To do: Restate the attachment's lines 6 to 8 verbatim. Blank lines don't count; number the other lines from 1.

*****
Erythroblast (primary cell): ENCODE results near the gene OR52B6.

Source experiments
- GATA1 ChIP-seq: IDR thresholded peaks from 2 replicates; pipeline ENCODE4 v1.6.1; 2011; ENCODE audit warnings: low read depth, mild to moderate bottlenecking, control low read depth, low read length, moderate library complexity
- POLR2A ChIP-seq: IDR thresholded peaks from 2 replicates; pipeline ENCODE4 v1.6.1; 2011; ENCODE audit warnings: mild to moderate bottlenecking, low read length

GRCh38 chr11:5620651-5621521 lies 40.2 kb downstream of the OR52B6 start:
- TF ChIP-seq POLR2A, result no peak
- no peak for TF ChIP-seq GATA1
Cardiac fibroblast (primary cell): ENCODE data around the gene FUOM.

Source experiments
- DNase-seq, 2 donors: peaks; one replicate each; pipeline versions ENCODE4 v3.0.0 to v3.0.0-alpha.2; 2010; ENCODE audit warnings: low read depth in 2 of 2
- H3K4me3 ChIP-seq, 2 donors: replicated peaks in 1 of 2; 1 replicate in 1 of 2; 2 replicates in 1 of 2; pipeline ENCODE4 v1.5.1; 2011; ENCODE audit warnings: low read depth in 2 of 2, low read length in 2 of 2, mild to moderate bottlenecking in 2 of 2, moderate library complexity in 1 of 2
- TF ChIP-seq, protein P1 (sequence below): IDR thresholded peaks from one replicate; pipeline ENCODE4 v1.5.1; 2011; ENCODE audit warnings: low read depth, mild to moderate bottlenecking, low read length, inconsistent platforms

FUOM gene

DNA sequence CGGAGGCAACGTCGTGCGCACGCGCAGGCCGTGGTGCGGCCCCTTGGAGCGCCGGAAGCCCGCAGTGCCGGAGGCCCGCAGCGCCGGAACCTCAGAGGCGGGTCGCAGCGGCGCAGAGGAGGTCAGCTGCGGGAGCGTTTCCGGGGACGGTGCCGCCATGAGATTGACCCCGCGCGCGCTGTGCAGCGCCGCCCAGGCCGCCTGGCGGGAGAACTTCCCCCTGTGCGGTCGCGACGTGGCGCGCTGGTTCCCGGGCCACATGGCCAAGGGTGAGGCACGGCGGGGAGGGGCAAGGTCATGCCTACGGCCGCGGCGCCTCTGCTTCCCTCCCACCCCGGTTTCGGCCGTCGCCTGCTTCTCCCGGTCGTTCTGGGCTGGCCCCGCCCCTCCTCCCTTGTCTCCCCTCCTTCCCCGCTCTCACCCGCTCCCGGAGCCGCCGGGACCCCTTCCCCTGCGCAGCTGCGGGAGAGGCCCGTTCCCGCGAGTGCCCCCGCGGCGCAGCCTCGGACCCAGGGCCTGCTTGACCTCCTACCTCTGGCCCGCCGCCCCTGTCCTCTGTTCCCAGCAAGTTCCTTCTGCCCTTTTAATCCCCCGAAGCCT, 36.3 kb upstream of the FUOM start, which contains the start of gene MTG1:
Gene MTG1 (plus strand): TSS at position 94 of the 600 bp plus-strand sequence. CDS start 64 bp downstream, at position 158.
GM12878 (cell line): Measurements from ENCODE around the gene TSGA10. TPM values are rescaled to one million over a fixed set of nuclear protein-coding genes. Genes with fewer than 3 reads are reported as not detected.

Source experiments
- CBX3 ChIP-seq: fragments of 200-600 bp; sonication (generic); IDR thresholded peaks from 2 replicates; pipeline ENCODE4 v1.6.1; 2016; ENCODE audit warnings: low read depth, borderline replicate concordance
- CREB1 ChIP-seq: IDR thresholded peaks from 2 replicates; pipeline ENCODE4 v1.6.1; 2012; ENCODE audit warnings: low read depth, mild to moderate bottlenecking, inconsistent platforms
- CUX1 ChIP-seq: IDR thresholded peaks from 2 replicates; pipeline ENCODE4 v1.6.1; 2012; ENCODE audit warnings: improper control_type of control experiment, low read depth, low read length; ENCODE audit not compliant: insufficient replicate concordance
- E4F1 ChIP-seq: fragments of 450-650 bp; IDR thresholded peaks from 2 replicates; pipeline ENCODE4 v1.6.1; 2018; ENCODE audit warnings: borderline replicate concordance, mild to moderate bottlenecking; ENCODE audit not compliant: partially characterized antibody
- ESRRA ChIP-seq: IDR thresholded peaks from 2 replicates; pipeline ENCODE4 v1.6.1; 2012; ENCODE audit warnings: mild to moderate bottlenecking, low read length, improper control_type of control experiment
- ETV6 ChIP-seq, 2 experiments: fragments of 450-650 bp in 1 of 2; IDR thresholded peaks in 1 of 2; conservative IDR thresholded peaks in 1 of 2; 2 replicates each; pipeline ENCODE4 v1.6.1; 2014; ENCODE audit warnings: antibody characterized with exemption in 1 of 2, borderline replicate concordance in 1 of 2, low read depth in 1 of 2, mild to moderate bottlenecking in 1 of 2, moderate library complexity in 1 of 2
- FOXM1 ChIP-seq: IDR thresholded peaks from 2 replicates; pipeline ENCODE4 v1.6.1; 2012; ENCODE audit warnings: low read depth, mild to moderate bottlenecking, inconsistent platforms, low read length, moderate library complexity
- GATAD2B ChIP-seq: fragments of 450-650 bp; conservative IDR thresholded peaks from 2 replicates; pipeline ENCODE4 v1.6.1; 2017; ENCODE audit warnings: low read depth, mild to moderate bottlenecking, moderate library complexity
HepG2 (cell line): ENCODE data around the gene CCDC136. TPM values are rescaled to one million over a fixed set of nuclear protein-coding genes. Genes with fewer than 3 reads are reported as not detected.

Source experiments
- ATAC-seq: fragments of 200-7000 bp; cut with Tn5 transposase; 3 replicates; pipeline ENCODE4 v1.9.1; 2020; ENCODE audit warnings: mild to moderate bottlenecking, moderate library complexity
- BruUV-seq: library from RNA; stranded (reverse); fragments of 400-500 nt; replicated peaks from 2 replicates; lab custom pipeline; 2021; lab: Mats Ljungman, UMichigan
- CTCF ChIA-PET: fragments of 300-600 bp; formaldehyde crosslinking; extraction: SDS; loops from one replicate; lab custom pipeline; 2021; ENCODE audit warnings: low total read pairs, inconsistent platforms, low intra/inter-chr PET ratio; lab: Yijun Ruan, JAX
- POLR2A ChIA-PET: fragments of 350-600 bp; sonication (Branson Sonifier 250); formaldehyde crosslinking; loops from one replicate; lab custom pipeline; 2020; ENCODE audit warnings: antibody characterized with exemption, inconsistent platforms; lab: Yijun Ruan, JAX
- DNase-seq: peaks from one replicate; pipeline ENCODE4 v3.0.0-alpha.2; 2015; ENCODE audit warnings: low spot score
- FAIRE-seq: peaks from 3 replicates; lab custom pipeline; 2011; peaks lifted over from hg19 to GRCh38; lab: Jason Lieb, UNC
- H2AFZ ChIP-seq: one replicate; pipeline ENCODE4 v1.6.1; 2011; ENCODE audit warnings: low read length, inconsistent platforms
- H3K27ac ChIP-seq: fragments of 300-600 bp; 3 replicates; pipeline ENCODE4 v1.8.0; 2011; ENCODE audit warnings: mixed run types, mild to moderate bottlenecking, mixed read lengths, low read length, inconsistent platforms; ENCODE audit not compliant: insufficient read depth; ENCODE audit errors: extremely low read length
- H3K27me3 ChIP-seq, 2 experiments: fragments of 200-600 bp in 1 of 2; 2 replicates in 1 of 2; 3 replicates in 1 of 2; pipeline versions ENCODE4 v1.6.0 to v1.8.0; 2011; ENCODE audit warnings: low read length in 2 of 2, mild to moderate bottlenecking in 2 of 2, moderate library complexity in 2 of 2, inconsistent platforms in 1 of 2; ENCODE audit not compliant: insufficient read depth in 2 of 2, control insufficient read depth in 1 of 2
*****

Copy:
- TF ChIP-seq POLR2A, result no peak
- no peak for TF ChIP-seq GATA1
Cardiac fibroblast (primary cell): ENCODE data around the gene FUOM.